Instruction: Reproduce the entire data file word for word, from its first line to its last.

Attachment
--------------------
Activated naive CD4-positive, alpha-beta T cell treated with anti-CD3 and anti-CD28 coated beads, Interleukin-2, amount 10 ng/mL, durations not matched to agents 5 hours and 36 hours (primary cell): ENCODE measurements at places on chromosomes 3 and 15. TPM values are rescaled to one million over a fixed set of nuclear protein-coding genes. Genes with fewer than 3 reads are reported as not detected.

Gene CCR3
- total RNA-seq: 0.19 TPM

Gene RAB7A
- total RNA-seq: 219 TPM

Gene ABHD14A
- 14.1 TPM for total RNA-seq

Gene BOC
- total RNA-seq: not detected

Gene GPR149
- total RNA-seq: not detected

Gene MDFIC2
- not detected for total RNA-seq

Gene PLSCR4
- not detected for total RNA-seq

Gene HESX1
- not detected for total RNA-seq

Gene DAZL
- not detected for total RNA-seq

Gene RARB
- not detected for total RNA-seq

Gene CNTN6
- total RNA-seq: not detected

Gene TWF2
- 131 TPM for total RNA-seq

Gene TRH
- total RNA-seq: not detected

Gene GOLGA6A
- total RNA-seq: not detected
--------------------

Activated naive CD4-positive, alpha-beta T cell treated with anti-CD3 and anti-CD28 coated beads, Interleukin-2, amount 10 ng/mL, durations not matched to agents 5 hours and 36 hours (primary cell): ENCODE measurements at places on chromosomes 3 and 15. TPM values are rescaled to one million over a fixed set of nuclear protein-coding genes. Genes with fewer than 3 reads are reported as not detected.

Gene CCR3
- total RNA-seq: 0.19 TPM

Gene RAB7A
- total RNA-seq: 219 TPM

Gene ABHD14A
- 14.1 TPM for total RNA-seq

Gene BOC
- total RNA-seq: not detected

Gene GPR149
- total RNA-seq: not detected

Gene MDFIC2
- not detected for total RNA-seq

Gene PLSCR4
- not detected for total RNA-seq

Gene HESX1
- not detected for total RNA-seq

Gene DAZL
- not detected for total RNA-seq

Gene RARB
- not detected for total RNA-seq

Gene CNTN6
- total RNA-seq: not detected

Gene TWF2
- 131 TPM for total RNA-seq

Gene TRH
- total RNA-seq: not detected

Gene GOLGA6A
- total RNA-seq: not detected